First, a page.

- In the following game, Azmaiparashvili uses the Pirc to defeat reigning world champion Karpov.
- Karpov vs. Azmaiparashvili, USSR Championship, Moscow 1983
1.e4 d6 2.d4 g6 3.Nf3 Nf6 4.Nc3 Bg7 5.Be2 0-0 6.0-0 Bg4 7.Be3 Nc6 8.Qd2 e5 9.d5 Ne7 10.Rad1 b5 11.a3 a5 12.b4 axb4 13.axb4 Ra3 14.Bg5 Rxc3 15.Bxf6 Bxf3 16.Bxf3 Ra3 17.Bxg7 Kxg7 18.Ra1 Qa8 19.Rxa3 Qxa3 20.Be2 Qb2 21.Rd1 f5 22.exf5 Nxf5 23.c3 Qxd2 24.Rxd2 Ra8 25.Bxb5 Ra3 26.Rc2 Ne7 27.f4 exf4 28.Bc6 Nf5 29.Kf2 Ne3 30.Rc1 Kf6 31.g3 Ke5 32.Kf3 g5 33.gxf4+ gxf4 34.h4 Nxd5 35.Bxd5 Kxd5 36.Kxf4 Kc4 37.Re1 Rxc3 38.Re7 Kxb4 39.Rxh7 d5 40.Ke5 c6 41.Kd4 Rc4+ 0–1
- Kasparov's Immortal; Rook and Knight Sacrifice.
- Kasparov vs. Veselin Topalov, Wijk aan Zee 1999
1.e4 d6 2.d4 Nf6 3.Nc3 g6 4.Be3 Bg7 5.Qd2 c6 6.f3 b5 7.Nge2 Nbd7 8.Bh6 Bxh6 9.Qxh6 Bb7 10.a3 e5 11.0-0-0 Qe7 12.Kb1 a6 13.Nc1 0-0-0 14.Nb3 exd4 15.Rxd4 c5 16.Rd1 Nb6 17.g3 Kb8 18.Na5 Ba8 19.Bh3 d5 20.Qf4+ Ka7 21.Rhe1 d4 22.Nd5 Nbxd5 23.exd5 Qd6 24.Rxd4 cxd4 25.Re7+ Kb6 26.Qxd4+ Kxa5 27.b4+ Ka4 28.Qc3 Qxd5 29.Ra7 Bb7 30.Rxb7 Qc4 31.Qxf6 Kxa3 32.Qxa6+ Kxb4 33.c3+ Kxc3 34.Qa1+ Kd2 35.Qb2+ Kd1 36.Bf1 Rd2 37.Rd7 Rxd7 38.Bxc4 bxc4 39.Qxh8 Rd3 40.Qa8 c3 41.Qa4+ Ke1 42.f4 f5 43.Kc1 Rd2 44.Qa7 1–0
- Tal The Magician; Rook Sacrifice.
- Mikhail Tal vs. Tigran Petrosian, Moscow 1974
1.Nf3 g6 2.e4 Bg7 3.d4 d6 4.Nc3 Nf6 5.Be2 0-0 6.0-0 Nc6 7.d5 Nb8 8.Re1 e5 9.dxe6 Bxe6 10.Bf4 h6 11.Nd4 Bd7 12.Qd2 Kh7 13.e5 dxe5 14.Bxe5 Ne4 15.Nxe4 Bxe5 16.Nf3 Bg7 17.Rad1 Qc8 18.Bc4 Be8 19.Neg5+ hxg5 20.Nxg5+ Kg8 21.Qf4 Nd7 22.Rxd7 Bxd7 23.Bxf7+ 1–0
- Candidates Jewel; Bishop Sacrifice.
- Fischer vs. Viktor Korchnoi, Curaçao 1962
1.e4 d6 2.d4 Nf6 3.Nc3 g6 4.f4 Bg7 5.Nf3 0-0 6.Be2 c5 7.dxc5 Qa5 8.0-0 Qxc5+ 9.Kh1 Nc6 10.Nd2 a5 11.Nb3 Qb6 12.a4 Nb4 13.g4? Bxg4! 14.Bxg4 Nxg4 15.Qxg4 Nxc2 16.Nb5 Nxa1 17.Nxa1 Qc6 18.f5 Qc4 19.Qf3 Qxa4 20.Nc7 Qxa1 21.Nd5 Rae8 22.Bg5 Qxb2 23.Bxe7 Be5 24.Rf2 Qc1+ 25.Rf1 Qh6 26.h3 gxf5 27.Bxf8 Rxf8 28.Ne7+ Kh8 29.Nxf5 Qe6 30.Rg1 a4 31.Rg4 Qb3 32.Qf1 a3 33.Rg3 Qxg3 0–1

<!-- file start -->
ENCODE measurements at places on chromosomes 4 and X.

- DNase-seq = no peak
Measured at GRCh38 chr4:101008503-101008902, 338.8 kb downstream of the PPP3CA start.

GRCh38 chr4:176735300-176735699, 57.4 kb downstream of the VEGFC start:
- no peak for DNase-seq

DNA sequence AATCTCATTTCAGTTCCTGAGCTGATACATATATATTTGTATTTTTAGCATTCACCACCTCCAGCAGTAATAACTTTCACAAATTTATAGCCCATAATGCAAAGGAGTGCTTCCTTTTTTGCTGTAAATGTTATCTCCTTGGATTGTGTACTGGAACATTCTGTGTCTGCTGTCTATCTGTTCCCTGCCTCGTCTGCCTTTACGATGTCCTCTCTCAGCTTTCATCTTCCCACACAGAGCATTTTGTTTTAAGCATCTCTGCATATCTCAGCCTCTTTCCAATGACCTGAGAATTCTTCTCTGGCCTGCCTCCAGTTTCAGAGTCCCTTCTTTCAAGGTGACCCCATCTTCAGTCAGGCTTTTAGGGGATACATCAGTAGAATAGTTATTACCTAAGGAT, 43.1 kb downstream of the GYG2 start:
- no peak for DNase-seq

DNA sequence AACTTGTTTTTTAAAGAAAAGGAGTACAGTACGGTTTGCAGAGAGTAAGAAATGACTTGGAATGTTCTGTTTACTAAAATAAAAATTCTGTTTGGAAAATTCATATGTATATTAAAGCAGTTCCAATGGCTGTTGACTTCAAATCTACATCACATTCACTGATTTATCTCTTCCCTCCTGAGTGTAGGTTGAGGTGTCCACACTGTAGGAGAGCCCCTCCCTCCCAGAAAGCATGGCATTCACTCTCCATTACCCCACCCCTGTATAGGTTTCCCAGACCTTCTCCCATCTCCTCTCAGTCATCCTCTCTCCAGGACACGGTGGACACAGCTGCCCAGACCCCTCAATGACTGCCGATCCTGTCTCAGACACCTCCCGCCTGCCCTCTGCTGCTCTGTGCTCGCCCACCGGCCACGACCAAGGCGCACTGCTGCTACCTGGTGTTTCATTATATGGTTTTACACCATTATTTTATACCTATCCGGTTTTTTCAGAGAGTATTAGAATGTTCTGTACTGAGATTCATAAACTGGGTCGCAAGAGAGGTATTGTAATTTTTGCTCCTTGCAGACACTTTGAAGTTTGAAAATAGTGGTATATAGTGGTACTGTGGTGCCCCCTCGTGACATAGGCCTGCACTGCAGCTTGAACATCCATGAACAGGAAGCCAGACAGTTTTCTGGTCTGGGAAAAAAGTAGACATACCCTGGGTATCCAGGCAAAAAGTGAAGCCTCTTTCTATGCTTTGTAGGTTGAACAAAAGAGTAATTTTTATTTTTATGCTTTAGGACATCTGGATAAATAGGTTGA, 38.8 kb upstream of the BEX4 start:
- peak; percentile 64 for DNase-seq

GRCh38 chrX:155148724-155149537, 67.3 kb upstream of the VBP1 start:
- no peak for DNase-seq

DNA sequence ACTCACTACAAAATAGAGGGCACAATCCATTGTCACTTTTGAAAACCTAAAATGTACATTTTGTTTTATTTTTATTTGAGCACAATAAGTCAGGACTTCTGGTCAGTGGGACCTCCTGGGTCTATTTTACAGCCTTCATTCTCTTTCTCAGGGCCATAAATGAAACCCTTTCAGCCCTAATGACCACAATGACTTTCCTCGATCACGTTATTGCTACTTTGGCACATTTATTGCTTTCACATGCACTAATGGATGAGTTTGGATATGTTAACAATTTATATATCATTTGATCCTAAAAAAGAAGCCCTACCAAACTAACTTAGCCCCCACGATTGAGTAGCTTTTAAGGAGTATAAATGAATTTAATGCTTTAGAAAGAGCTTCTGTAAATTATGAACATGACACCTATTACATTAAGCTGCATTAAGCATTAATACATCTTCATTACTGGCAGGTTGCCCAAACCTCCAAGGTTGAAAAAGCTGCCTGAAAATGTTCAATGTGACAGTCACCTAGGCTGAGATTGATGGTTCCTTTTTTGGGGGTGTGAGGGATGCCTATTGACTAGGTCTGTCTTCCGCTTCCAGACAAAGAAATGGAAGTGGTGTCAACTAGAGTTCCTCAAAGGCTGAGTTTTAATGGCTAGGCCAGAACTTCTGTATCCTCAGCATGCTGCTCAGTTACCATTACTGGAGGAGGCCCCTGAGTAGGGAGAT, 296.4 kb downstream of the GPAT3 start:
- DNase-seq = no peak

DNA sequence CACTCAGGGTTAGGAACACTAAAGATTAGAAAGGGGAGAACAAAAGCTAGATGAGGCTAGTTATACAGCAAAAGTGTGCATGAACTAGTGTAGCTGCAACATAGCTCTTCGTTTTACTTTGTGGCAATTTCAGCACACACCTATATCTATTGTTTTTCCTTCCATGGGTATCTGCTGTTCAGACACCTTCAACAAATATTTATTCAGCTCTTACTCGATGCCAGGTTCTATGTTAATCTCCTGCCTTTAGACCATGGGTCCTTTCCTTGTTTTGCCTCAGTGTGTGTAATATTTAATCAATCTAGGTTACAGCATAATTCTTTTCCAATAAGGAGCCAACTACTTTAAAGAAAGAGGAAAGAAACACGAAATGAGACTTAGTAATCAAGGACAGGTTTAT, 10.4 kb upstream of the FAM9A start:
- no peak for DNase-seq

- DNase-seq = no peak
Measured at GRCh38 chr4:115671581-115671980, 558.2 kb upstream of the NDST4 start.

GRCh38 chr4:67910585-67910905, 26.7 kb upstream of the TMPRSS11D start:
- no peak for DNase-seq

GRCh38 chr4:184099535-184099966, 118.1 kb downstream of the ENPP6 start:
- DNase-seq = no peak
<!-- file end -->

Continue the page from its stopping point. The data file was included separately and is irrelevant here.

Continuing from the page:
- "Cheap's" Sacrifice.
- Hikaru Nakamura vs. Ilya Smirin, Foxwoods Open 2005
1.e4 g6 2.d4 Bg7 3.Nc3 d6 4.f4 Nf6 5.Nf3 0-0 6.e5 Nfd7 7.h4 c5 8.h5 cxd4 9.hxg6 dxc3 10.gxf7+ Rxf7 11.Bc4 Nf8 12.Ng5 e6 13.Nxf7 cxb2 14.Bxb2 Qa5+ 15.Kf1 Kxf7 16.Qh5+ Kg8 17.Bd3 Qb4 18.Rb1 Bd7 19.c4 Qd2 20.Bxh7+ Nxh7 21.Qxh7+ Kf8 22.Rh4 1–0
Some of the systems employed by White against the Pirc Defence include the following:
- 4.Bc4 (ECO B07) Kholmov System (4.Bc4 Bg7 5.Qe2)
- 4.Be2 (ECO B07) sub-variants after 4..Be2 Bg7 include the Chinese Variation, 5.g4 and the Bayonet (Mariotti) Attack, 5.h4
- 4.Be3 (ECO B07) 150 or "Caveman" Attack (4.Be3 c6 5.Qd2)
- 4.Bg5 (ECO B07) Byrne Variation
- 4.g3 (ECO B07) Sveshnikov System
- 4.Nf3 (ECO B08) Classical (Two Knights) System (sub-variants after 4...Bg7 include 5.h3 and 5.Be2)
- 4.f4 (ECO B09) Austrian Attack (sub-variants after 4.f4 Bg7 5.Nf3 0-0 include 6.e5, 6.Be2, 6.Bd3 and 6.Be3; also, after 4...Bg7 is 5.Bc4, the Ljubojevic Variation; Black also has the option to move into the Dragon Formation after 5.Nf3 with 5...c5)
- Garry Kasparov. "Tournament in Wijk aan Zee (annotated by G. Kasparov)". gameknot.com. Retrieved 2014-05-31.
- Richard Palliser gives a different reason on page 249 of Starting Out: d-pawn Attacks: "[...] named because White's position is supposed to be so easy to play that a reasonable club player (150 British rating corresponds to an Elo of 1800) can obtain a good position with it against even a grandmaster!" Sam Collins on page 110 of Understanding the Chess Opening says it is so named because "even a 150-rated player can handle the white side."
- http://www.chessgames.com database for Seirawan games with Black.
|The Wikibook Chess Opening Theory has a page on the topic of: Pirc Defence|
- John Nunn and Colin McNab, The Ultimate Pirc (Batsford, 1998)
- Alexander Chernin and Lev Alburt, Pirc Alert! (London, 2001)
- Jacques Le Monnier, La défense Pirc en 60 parties, (Paris, Editions Grasset/Europe Echecs, 1983 for the first edition), ISBN 2-246-28571-2
- Gallagher, Joe (2003), Starting Out: The Pirc/Modern, Everyman Chess, ISBN 1-85744-336-5